In a time of increasing weather-induced natural disasters, viable, affordable, durable shelter options are becoming vitally important. Additionally, as entirely new cities spring up, a greener building option is crucial to minimize use of resources and overall lifetime impact.
Dwell Earth has high aspirations for a humble building material: Dirt. Compressed Earth Bricks are an impressively simple modern interpretation of a building material that’s been perfected over the centuries by many indigenous populations. They are the ultimate locally sourced material, more energy efficient to heat and cool than wood or concrete based structures, do not offgas VOCs, and are able to provide a source of employment and pride in developing countries.
While Passive House has a common sense approach and Living Building Challenge boasts LEED besting high standards, both require a substantial investment and assistance from professionals in both the design and construction phases. This precludes them from being a valid option in developing countries, and their upfront expense will often be a deal breaker domestically, where bottom line leads most developer’s considerations.
The genius of Dwell Earth’s CEBs are the simplicity of manufacture, ease of construction, durable, remote location friendly brick building machines, and the ability to accept steel reinforcement in earthquake prone zones.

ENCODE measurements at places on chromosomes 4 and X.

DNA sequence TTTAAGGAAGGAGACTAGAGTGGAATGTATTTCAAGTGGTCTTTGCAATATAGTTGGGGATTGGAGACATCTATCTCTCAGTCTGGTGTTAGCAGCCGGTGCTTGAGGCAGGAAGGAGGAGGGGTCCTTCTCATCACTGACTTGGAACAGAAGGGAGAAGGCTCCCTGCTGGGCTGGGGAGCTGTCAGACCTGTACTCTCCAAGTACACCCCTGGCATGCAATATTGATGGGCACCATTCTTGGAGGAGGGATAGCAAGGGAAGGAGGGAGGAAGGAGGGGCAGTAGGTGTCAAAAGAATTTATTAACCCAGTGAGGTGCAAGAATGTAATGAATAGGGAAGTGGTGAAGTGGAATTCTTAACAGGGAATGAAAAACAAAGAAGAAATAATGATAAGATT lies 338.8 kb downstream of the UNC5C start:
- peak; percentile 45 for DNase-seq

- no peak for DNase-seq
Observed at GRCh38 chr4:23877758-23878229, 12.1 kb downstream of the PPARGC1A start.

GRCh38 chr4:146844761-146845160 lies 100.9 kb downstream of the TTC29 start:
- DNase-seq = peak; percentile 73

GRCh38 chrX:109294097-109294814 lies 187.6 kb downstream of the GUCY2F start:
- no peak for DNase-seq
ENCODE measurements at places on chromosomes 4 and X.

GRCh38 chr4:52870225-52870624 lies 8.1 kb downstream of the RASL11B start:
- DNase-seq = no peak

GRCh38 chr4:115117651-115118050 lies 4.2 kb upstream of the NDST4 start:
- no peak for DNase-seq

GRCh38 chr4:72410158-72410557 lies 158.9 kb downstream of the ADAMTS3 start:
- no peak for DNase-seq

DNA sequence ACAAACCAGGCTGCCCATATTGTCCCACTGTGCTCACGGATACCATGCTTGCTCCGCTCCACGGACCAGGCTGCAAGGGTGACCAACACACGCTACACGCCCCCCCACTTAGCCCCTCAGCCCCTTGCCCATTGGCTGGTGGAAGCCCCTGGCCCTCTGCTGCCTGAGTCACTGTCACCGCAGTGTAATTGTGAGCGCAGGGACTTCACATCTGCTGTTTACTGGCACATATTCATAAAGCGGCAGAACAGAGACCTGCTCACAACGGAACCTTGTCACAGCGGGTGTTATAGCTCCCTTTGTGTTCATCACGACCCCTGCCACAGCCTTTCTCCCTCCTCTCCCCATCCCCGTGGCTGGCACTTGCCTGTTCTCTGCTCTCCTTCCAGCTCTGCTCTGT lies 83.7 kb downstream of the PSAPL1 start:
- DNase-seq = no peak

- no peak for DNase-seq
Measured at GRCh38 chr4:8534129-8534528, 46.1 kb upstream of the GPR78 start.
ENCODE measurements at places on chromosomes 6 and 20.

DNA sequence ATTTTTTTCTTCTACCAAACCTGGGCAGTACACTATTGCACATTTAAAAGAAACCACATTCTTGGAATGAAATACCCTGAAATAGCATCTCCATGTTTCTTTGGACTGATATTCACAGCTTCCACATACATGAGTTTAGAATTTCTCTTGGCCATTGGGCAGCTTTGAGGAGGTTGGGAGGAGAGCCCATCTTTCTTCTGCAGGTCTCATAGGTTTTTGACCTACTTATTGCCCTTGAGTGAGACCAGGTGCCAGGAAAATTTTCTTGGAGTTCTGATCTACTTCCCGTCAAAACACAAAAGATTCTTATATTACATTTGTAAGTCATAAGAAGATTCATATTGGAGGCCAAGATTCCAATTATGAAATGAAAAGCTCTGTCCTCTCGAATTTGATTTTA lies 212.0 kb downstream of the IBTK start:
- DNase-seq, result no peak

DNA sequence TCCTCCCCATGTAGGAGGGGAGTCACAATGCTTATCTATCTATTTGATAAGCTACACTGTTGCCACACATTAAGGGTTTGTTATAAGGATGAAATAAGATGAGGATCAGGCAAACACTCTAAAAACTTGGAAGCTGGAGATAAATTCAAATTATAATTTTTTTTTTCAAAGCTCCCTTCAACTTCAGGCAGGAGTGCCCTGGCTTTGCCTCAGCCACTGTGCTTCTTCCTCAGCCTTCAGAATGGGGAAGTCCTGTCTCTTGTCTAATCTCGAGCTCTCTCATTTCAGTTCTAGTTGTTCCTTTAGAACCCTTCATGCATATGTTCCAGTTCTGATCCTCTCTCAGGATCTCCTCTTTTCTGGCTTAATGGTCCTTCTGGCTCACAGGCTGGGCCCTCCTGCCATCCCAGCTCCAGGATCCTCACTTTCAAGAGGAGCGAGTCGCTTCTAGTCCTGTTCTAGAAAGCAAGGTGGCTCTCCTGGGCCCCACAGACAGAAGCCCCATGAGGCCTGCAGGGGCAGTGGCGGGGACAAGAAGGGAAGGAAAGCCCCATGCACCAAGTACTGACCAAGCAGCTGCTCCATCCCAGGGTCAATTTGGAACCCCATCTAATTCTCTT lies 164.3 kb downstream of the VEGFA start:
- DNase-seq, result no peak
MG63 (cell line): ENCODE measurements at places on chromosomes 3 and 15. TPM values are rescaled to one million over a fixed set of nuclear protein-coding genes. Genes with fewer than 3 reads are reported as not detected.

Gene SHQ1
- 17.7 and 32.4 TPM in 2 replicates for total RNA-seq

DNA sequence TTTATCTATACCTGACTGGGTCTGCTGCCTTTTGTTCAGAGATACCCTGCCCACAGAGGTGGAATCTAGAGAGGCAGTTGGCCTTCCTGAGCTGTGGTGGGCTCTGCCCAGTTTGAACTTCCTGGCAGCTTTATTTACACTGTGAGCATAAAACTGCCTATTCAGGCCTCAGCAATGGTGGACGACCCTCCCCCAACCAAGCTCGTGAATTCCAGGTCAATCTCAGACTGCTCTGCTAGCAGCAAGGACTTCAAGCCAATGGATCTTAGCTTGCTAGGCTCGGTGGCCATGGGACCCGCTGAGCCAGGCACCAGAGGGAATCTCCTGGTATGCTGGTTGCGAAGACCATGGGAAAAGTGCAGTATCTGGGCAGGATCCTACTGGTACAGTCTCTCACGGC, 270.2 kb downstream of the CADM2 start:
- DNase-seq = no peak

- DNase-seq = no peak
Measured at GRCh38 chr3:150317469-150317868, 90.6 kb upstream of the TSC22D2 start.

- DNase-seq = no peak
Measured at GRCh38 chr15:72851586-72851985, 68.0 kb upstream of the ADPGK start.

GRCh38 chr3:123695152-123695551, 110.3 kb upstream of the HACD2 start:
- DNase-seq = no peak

As much as these bricks lend themselves to being put to use in disaster zones by unskilled laborers, Dwell Earth sees them being put to use in a variety of settings that most green building companies wouldn’t dare suggest: toxic waste storage, mining, and military applications such as barricades. As unorthodox as this may seem, green building techniques are a great addition to these unexpected locales because they can turn out to be a source of inspiration at those sites.
One use you wouldn’t expect, given CEBs are dirt based: walls and linings for canals, dams, drains and erosion protection. Giving people the ability to better maintain water flow around them, using resources immediately available to them, is huge. This is especially so, given the increasing impact of water on people’s lives due to climate change.
The two potential downsides of CEBs as I see it are: the unintended consequence of flooding and other erosion related damage due to excessive use of dirt in area construction. Dwell Earth’s CEBs take 7 days curing to be usable as bricks, and 28 to become completely watertight.
A brief video demonstrating how Dwell Earth CEBs are made and structures built:
CEBs being put into use at a high end construction site:
Paul Smith is a sustainable business innovator, the founder of GreenSmith Consulting, and has an MBA in Sustainable Management from Presidio Graduate School in San Francisco. He creates interest in, conversations about, and business for green (and greening) companies, via social media marketing.